Our salvation is not dependent upon our works. It is based on His work, and it is a glorious work of eternal life. At the same time, we all go through things in this world, difficulties and trials, which seem to come out of nowhere. These things catch us off guard, but they do not do the same to the good Shepherd.
Our Walk with God
Do you have what it takes to handle what is going to happen to you in the next 15 minutes? The next hour? Ray stated this quote in his talk, “Worry is dealing with tomorrow’s problems on today’s pasture.” We have all at one time or another done this very thing.
The sheep with the shepherd in the desert does not concern itself with what it needs fifteen minutes later. It has what it needs in the moment, and it has a shepherd to guide it to green pastures. As believers in Christ, we have all we need today because we follow Christ and trust in Him no matter what may come tomorrow.
Our walk with God mirrors Psalm 23 because He leads, He knows best, He provides in the moment, He instructs, He corrects, and He knows where the green pasture is today in the seemingly desolate places.
It is not the belly-deep alfalfa we need, and we are not promised such. But when we follow the Good Shepherd, Jesus Christ, He takes care of us, and He gives us what we need in the right time.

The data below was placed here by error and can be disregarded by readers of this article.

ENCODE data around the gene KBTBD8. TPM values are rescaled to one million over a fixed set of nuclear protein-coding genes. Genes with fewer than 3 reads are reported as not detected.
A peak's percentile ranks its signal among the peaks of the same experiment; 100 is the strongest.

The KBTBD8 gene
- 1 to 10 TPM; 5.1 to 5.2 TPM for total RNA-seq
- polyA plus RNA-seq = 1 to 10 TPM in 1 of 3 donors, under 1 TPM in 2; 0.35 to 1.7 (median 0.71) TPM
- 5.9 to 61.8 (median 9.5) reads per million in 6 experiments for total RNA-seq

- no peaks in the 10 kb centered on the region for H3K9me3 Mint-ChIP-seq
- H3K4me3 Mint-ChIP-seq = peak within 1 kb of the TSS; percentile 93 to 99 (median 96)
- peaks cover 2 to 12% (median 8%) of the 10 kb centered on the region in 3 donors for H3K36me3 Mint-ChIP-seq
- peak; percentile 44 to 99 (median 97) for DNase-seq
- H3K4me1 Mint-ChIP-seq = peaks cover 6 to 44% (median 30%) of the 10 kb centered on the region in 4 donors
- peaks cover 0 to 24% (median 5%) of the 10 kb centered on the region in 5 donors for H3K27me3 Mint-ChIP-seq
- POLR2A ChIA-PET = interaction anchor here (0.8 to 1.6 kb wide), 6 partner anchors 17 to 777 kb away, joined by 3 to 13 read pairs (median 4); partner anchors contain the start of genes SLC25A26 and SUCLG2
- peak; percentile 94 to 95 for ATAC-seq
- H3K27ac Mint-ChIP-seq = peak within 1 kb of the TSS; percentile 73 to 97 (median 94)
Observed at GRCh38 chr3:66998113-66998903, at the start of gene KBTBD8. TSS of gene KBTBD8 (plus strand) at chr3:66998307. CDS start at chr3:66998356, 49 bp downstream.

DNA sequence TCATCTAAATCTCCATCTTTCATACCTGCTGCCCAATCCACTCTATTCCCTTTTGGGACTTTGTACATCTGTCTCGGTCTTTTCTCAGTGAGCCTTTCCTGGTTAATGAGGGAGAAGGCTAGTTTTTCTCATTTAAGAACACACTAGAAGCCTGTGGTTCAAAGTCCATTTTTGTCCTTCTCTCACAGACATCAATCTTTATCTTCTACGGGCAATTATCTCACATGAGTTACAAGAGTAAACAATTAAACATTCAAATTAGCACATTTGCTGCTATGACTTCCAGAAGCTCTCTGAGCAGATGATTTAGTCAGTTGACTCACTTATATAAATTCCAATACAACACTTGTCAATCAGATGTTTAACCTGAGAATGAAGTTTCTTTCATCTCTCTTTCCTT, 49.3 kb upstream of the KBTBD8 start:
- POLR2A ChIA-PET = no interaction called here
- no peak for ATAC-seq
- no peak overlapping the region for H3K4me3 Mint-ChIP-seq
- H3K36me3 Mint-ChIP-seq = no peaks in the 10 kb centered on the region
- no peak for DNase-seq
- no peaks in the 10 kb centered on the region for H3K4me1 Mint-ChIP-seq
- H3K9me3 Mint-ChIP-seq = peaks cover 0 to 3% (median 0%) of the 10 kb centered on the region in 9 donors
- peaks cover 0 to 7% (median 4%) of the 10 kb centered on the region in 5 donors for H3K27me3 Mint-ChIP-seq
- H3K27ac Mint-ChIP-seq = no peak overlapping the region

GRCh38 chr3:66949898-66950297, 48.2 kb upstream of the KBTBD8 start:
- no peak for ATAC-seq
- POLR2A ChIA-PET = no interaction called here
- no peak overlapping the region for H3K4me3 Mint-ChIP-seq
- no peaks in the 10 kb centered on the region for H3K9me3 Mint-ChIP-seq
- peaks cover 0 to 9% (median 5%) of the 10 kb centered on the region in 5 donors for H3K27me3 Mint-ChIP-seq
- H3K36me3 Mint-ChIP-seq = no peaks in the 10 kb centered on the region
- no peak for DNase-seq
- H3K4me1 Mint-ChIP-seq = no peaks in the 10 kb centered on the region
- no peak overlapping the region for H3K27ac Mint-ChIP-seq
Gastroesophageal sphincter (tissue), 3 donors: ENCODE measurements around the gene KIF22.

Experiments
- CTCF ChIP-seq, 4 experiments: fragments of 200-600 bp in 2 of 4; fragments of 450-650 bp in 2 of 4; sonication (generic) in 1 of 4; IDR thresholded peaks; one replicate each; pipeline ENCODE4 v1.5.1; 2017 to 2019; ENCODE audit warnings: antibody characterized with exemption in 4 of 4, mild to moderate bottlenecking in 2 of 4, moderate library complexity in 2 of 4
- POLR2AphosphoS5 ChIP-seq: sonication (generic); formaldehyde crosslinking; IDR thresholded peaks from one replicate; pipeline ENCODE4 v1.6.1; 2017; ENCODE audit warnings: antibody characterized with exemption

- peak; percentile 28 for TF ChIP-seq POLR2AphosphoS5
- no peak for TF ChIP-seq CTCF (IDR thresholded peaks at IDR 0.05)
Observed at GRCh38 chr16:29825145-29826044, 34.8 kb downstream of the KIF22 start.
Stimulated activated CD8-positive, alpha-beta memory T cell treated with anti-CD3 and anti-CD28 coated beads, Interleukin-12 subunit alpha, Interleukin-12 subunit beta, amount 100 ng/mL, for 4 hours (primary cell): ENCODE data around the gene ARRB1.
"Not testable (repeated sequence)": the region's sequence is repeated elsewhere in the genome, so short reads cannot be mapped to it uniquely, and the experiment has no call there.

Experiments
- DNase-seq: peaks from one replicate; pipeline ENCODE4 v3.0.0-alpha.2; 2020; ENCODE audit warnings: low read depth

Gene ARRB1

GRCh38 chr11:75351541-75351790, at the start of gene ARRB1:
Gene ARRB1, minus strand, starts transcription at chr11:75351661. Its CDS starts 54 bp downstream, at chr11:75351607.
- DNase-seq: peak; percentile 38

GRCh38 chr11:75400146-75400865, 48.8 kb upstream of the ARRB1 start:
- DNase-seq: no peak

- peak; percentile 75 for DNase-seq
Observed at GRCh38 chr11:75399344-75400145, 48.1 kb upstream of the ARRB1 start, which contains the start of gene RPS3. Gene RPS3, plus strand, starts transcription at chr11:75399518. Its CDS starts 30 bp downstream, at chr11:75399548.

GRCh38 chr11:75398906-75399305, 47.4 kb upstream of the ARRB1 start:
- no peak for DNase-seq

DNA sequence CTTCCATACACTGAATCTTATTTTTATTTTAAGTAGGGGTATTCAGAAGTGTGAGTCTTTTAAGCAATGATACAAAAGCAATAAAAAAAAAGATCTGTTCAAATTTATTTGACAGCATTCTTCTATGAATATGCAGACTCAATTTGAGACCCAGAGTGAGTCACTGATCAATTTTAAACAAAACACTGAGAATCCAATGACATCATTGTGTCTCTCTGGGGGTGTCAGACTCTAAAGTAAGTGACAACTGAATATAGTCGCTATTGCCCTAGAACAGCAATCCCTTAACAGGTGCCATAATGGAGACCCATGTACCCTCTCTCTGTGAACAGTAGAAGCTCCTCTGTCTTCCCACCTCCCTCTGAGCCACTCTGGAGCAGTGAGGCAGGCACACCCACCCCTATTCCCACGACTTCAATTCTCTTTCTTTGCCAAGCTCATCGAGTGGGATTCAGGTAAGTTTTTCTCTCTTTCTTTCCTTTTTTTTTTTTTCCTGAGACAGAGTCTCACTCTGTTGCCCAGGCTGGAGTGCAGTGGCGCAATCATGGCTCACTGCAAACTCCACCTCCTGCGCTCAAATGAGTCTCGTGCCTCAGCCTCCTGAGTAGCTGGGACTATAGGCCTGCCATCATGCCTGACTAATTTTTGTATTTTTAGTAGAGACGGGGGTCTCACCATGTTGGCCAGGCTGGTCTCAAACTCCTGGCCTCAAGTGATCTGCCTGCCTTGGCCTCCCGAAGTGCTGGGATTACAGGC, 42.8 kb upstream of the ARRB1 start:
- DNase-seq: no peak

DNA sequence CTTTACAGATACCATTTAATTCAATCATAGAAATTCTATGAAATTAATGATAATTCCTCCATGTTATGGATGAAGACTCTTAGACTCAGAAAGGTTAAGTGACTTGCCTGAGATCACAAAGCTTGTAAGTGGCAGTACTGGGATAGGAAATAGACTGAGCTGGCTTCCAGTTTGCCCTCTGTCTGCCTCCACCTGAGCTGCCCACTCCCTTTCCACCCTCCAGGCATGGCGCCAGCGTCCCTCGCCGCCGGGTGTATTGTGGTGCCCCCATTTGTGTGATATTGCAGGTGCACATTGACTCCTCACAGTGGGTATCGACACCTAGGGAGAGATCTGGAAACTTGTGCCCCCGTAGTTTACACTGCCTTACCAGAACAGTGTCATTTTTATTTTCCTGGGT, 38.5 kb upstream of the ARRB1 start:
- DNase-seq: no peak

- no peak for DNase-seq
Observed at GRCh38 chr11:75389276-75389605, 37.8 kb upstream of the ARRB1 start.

This type of green pasture brings dependency upon Him, trusting in His ways as He restores our soul while leading us on paths of righteousness for His name’s sake.
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Dawn Hill is a Christian blogger known as The Lovesick Scribe and the host of The Lovesick Scribe Podcast. She is passionate about sharing the truth and pointing others back to Jesus Christ through the written Word as the standard of authority for Christian living and instruction while being led by the Holy Spirit into maturity. She is the author of NonProphet Woke: The Reformation of a Modern-Day Disciple. She is a wife to Nicholas and a mother to Anabel and Ephraim. You can follow her on Facebook and Instagram.
The views and opinions expressed in this podcast are those of the speakers and do not necessarily reflect the views or positions of Salem Web Network and Salem Media Group.
These verses serve as a source of renewal for the mind and restoration for the heart by reinforcing the notion that, while human weakness is inevitable, God's strength is always available to uplift, guide, and empower us.